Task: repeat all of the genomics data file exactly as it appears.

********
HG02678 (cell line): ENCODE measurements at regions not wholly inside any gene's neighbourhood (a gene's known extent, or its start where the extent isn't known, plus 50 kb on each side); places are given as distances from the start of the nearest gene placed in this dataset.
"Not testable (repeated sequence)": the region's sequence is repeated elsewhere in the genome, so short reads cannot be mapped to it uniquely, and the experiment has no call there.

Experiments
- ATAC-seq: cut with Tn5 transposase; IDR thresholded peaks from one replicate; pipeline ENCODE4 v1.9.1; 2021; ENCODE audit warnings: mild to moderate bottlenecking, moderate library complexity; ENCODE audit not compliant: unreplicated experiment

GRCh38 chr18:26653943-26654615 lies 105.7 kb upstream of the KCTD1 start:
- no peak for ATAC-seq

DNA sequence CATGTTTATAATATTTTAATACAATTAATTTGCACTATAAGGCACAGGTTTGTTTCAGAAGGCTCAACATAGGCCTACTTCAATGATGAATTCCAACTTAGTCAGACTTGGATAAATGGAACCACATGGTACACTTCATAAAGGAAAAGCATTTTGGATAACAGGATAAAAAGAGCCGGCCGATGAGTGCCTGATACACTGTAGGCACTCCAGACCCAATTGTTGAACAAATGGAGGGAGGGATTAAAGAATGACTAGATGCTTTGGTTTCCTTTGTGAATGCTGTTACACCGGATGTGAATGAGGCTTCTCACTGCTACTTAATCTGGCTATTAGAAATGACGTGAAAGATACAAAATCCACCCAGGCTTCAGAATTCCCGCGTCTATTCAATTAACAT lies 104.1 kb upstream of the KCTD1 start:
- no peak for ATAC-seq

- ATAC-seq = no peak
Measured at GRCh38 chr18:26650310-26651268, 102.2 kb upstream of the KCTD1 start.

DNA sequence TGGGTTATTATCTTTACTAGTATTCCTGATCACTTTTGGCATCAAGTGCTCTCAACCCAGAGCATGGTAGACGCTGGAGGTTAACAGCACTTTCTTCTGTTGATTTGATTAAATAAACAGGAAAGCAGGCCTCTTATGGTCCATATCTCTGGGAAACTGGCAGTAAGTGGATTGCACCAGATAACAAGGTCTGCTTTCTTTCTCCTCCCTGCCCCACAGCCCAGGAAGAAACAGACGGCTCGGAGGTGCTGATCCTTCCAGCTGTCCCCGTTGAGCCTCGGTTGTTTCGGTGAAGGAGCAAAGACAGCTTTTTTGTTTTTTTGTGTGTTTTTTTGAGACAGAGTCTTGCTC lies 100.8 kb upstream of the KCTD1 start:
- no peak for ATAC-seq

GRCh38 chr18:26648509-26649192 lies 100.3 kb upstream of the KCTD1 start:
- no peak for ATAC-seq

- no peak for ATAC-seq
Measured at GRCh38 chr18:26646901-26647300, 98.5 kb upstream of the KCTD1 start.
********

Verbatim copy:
HG02678 (cell line): ENCODE measurements at regions not wholly inside any gene's neighbourhood (a gene's known extent, or its start where the extent isn't known, plus 50 kb on each side); places are given as distances from the start of the nearest gene placed in this dataset.
"Not testable (repeated sequence)": the region's sequence is repeated elsewhere in the genome, so short reads cannot be mapped to it uniquely, and the experiment has no call there.

Experiments
- ATAC-seq: cut with Tn5 transposase; IDR thresholded peaks from one replicate; pipeline ENCODE4 v1.9.1; 2021; ENCODE audit warnings: mild to moderate bottlenecking, moderate library complexity; ENCODE audit not compliant: unreplicated experiment

GRCh38 chr18:26653943-26654615 lies 105.7 kb upstream of the KCTD1 start:
- no peak for ATAC-seq

DNA sequence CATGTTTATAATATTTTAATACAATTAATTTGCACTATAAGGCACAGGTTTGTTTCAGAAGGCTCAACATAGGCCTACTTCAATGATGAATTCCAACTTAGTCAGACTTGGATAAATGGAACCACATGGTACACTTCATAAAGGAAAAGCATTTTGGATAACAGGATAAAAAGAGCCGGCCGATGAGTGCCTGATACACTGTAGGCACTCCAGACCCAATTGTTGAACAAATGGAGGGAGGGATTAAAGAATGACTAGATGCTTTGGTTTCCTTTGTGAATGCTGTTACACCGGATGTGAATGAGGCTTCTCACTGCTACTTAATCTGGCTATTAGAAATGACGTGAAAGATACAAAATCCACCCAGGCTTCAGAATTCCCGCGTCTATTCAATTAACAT lies 104.1 kb upstream of the KCTD1 start:
- no peak for ATAC-seq

- ATAC-seq = no peak
Measured at GRCh38 chr18:26650310-26651268, 102.2 kb upstream of the KCTD1 start.

DNA sequence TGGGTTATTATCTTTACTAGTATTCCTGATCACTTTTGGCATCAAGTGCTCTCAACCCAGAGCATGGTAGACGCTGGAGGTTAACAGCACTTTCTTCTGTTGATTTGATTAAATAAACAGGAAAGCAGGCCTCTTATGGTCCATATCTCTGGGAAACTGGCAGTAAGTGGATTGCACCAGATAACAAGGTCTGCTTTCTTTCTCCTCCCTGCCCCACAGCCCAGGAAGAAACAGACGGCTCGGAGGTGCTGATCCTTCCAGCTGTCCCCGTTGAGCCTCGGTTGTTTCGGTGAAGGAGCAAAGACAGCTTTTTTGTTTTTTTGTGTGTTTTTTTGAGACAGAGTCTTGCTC lies 100.8 kb upstream of the KCTD1 start:
- no peak for ATAC-seq

GRCh38 chr18:26648509-26649192 lies 100.3 kb upstream of the KCTD1 start:
- no peak for ATAC-seq

- no peak for ATAC-seq
Measured at GRCh38 chr18:26646901-26647300, 98.5 kb upstream of the KCTD1 start.